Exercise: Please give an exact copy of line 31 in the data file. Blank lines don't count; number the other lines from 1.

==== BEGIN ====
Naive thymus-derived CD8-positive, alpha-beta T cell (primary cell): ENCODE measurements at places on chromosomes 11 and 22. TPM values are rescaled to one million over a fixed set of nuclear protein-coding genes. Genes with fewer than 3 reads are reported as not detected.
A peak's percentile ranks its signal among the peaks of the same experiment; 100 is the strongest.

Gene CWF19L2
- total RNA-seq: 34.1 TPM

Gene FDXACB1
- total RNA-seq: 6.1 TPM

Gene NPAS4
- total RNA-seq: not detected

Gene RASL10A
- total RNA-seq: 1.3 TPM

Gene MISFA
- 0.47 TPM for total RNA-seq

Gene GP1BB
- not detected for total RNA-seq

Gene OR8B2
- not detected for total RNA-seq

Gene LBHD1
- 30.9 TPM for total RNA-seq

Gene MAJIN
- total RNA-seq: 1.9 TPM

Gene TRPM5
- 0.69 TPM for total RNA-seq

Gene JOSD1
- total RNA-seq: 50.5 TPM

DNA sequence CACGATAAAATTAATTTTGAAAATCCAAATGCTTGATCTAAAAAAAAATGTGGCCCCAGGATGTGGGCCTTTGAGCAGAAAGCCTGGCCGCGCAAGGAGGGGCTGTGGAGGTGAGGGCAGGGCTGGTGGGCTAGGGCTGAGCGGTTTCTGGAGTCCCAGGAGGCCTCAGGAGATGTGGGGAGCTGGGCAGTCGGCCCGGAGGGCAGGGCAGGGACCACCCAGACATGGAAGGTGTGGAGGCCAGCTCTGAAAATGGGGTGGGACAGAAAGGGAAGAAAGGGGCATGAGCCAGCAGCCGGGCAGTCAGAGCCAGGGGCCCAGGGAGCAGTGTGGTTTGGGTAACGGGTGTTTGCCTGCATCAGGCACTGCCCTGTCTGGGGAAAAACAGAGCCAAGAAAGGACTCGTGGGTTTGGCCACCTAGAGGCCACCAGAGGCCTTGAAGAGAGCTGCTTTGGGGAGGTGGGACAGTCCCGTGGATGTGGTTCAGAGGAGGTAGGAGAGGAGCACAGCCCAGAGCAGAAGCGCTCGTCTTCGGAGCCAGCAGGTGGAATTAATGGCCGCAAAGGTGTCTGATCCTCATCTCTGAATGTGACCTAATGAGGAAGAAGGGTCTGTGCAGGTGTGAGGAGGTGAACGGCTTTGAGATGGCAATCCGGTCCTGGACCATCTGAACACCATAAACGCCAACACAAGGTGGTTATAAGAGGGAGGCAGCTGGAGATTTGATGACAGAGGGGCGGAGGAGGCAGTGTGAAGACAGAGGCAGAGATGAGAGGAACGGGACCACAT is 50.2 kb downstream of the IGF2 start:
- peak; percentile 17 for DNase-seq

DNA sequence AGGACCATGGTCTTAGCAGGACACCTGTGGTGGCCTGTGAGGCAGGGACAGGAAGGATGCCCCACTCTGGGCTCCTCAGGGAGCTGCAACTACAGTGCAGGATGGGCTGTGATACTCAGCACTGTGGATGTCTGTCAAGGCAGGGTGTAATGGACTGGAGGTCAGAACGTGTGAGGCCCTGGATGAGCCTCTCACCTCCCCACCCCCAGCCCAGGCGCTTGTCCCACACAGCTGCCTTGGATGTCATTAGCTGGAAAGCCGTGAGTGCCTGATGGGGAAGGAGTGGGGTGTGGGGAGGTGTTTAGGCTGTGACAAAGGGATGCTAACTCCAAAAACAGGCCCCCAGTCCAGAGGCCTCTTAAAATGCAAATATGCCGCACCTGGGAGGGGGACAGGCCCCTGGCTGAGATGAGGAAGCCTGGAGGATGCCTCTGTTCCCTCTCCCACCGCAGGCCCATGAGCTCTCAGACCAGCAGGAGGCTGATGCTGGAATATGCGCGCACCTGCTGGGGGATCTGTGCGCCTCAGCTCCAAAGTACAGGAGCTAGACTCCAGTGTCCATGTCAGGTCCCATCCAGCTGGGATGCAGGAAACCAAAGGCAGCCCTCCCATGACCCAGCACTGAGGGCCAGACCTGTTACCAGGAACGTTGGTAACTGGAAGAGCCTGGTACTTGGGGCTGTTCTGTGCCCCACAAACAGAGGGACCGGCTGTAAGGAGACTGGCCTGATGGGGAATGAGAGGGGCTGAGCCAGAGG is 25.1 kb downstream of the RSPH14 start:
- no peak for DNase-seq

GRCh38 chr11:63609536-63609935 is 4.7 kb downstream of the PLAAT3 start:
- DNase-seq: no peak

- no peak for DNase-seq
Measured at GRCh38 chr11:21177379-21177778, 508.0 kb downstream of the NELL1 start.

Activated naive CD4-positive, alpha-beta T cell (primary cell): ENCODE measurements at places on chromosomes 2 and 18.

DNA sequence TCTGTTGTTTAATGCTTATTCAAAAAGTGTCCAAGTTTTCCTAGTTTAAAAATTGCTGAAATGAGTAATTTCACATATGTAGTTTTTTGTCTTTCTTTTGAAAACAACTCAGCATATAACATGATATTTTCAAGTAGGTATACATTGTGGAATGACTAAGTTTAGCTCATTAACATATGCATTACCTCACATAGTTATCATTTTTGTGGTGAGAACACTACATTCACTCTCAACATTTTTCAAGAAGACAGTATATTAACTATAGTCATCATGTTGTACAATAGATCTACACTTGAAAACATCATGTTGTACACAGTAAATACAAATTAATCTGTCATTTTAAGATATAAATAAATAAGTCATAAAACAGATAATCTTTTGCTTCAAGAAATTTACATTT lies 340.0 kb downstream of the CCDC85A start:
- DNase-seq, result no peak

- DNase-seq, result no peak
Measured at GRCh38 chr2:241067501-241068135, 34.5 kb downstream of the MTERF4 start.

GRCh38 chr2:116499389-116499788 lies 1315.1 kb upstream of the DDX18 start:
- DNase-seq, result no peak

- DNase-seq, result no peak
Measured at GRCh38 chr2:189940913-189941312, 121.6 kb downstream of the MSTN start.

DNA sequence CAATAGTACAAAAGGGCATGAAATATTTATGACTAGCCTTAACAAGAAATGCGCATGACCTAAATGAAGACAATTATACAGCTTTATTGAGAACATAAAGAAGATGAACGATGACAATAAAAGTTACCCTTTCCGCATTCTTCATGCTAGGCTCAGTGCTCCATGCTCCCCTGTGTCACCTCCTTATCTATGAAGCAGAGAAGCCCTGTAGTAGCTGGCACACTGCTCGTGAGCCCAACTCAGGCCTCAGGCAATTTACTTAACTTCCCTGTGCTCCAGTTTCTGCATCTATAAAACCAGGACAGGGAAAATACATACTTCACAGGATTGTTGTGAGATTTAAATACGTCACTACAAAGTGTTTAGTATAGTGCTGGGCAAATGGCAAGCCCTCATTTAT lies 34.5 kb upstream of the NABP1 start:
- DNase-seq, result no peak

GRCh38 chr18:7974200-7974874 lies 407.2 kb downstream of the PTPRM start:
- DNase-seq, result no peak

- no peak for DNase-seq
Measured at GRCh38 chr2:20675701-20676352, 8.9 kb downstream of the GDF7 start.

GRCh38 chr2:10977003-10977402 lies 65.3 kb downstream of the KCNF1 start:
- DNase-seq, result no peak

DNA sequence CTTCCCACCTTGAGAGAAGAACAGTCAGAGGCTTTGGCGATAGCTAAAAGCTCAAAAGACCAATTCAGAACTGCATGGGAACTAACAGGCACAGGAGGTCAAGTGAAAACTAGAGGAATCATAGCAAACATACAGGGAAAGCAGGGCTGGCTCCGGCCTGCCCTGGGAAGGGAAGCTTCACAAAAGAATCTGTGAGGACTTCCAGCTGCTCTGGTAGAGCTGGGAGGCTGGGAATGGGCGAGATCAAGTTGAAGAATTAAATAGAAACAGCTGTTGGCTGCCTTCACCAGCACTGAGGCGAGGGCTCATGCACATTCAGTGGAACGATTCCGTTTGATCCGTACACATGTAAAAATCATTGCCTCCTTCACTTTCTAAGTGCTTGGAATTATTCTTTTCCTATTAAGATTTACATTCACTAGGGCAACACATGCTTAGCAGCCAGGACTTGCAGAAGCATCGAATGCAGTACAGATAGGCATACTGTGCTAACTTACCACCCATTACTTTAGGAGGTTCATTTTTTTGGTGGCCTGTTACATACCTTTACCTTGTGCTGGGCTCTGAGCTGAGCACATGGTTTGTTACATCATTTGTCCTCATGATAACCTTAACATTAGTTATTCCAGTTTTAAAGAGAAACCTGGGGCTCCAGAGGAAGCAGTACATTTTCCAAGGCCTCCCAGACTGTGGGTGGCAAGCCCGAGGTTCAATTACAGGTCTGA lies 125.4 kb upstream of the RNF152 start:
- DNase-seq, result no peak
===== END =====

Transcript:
- no peak for DNase-seq